Fifty Shades of Grey's cover
Show Hide image

Laurie Penny in defence of Fifty Shades of Grey

Critics' main problem with these books seems simply to be that they are porn for women.

Fifty Shades of Grey is easy to mock. The reason it's easy to mock is that it's porn. I picked up the book, with its dark-and-mysterious cover that looks, through half-closed eyes, a bit like one of the Twilight novels, in an airport. I read it on the plane, and I enjoyed it. There, I said it. I enjoyed it because there were, amongst some terrifically trashy bits of girly romance and some eye-watering blow-job scenarios[1], a few quite good, quite detailed descriptions of fucking written from the point of view of a woman who seemed to be really enjoying herself.

That's it. That's all. Fifty Shades of Grey is porn, and porn can be quite fun. With the publishing industry in such choppy waters, I fail to understand why this record-pounding paperback has come in for extra-special derision all over the world, other than the fact that some people are appalled at the idea that somewhere out there, well over ten million women might be – whisper it – masturbating.

"But it's badly written!", I hear you cry. Um, hello? It's PORN. Whilst there is some pornography out there written with a deft stylistic hand – from Anais Nin and Henry Miller to Anne Rice's luscious, filthy Sleeping Beauty series – that's hardly the point, even if you don't buy Oglaf author Trudy Cooper's adage that "erotica just means porn that works for me." A dildo painted with an intricate lubricant-insoluble motif may look delightful, but a plain old rubber shocker gets the job done just as well. This book is porn. It is for wanking to. Pornography made for men is rarely judged on its artistic merits – the average 20-minute RedTube clip has hundreds of thousands of views and practically nobody leaves comments complaining that the lighting is garish, that the pounding cheese music is weird and unsettling, or that there's someone's Bassett hound running about in the background[2].

Similarly, I can't recall Page Three of the Sun ever getting taken to pieces for its lack of artistic imagination. The point, the only point, is to show three million men some tits in the morning, and they've been happily ogling those pixellated teenage breasts on public transport for thirty years. That's understood. Exactly the same basic principle applies to the Fifty Shades series, which has the added bonus that no actual nubile, desperate postpubescents were harmed in its production – but somehow the idea that women might gobble down a poorly-written book in their tens of millions just because they've heard there might be some fucking in it is uncomfortable for the sort of snobbish commentators who have absolutely never themselves bashed out a cheeky one over FHM magazine.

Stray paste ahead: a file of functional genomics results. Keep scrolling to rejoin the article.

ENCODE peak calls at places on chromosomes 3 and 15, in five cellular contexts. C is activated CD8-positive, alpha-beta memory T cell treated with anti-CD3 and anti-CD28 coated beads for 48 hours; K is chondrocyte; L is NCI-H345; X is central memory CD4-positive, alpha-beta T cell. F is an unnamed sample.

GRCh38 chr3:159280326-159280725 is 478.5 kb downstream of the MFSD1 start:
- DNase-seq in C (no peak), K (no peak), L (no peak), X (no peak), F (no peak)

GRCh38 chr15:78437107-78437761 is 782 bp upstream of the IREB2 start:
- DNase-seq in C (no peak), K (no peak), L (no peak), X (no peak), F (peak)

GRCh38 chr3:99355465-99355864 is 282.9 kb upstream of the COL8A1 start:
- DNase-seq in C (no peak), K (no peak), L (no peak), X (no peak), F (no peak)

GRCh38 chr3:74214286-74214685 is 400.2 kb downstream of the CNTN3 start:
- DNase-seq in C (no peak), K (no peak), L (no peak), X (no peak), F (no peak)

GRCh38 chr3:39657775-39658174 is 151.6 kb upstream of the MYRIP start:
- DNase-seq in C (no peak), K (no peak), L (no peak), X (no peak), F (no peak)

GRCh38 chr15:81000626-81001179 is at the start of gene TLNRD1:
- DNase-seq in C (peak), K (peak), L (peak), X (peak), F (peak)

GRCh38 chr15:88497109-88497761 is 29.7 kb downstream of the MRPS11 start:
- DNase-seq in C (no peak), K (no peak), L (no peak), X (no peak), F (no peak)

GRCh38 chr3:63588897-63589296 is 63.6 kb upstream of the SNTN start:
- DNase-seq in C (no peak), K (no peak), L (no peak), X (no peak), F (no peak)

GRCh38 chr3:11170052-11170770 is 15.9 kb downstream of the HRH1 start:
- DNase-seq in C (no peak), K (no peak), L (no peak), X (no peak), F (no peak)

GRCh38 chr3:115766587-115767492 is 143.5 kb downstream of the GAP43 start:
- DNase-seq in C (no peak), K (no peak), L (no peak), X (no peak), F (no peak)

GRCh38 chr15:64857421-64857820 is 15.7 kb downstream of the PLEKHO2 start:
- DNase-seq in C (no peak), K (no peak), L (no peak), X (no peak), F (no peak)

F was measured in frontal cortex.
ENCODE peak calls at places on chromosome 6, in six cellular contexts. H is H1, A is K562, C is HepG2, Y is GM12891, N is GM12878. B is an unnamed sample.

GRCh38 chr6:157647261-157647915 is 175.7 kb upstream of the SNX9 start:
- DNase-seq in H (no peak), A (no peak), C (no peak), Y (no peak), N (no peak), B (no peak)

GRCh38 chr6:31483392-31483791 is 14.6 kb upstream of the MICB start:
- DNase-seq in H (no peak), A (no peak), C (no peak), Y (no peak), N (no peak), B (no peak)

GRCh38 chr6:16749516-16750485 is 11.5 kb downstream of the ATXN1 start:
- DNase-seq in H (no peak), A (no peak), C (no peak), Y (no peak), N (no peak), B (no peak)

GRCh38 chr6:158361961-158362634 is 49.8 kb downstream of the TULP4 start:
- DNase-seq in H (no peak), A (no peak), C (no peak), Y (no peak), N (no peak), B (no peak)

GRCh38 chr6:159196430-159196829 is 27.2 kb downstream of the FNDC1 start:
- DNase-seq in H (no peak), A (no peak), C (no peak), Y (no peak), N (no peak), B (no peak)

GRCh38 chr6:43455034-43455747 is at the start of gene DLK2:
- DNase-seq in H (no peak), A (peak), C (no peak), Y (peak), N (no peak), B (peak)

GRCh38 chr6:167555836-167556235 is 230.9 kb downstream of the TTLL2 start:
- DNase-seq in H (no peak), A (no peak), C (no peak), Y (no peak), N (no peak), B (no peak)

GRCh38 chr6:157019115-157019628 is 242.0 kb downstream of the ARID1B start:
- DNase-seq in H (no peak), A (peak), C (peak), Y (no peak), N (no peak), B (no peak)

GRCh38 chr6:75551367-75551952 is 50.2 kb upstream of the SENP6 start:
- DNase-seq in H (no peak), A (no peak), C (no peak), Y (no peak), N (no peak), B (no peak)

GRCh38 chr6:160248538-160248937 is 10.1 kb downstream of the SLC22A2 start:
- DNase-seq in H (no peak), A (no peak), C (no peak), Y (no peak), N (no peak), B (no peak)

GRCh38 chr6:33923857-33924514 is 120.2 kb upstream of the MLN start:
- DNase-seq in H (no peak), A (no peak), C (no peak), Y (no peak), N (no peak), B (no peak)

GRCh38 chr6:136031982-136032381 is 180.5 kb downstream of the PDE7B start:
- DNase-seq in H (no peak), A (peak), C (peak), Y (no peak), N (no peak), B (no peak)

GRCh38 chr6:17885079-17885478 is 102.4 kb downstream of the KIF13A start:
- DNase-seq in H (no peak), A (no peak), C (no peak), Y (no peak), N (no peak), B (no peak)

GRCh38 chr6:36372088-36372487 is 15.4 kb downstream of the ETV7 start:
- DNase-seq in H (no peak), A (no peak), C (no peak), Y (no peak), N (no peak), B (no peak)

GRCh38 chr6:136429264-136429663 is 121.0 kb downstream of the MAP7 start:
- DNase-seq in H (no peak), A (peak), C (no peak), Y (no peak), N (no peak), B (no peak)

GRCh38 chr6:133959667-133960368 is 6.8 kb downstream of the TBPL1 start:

When you get down to it, the problem most people seem to have with Fifty Shades of Grey is that it's for girls. Even worse - it's "mommy porn", porn for mommies, for older women to read and get excited about, and that dangerous nonsense really needs to be stopped right now. Everyone knows that the only women who are allowed to actually have sexuality are slender, high-breasted twenty-one year old virgins – rather like, it has to be said, the heroine of "Fifty Shades of Grey".

Tens of thousands of words have been wasted over whether Christian Grey, our well-tailored, long-dicked hunk of fictional man-meat, is an appropriate lust-object for today's right-thinking feminist, but less attention has been paid to the fact that Anastasia Steele, the protagonist, rather embodies the contemporary concept of "fuckable". Those of us reading Fifty Shades may not all be innocent virgin college graduates, but getting moistly involved with a hardcore sexual fantasy feels less uncomfortable if you can temporarily imagine that you are. Virgin college graduates don't have to feel guilty for fantasising about being seduced by a gorgeous young multi-millionaire entrepreneur with his own private jet and a fleet of audis who's rather unnervingly like Mark Zuckerberg, if Mark Zuckerberg were hot and well-dressed.

Derivative and aesthetically childish though they may be, women everywhere are reading these books, especially now that ebook technology uptake has reached a point where anyone with a smartphone or Kindle can read porn privately on public transport, or one-handed in their bedrooms. The only people who haven't bothered to read the damn books, it seems, are most of the journalists writing about it – which seems to be the only possible explanation for why the parts of the series that have been most anxiously discussed are also the least interesting.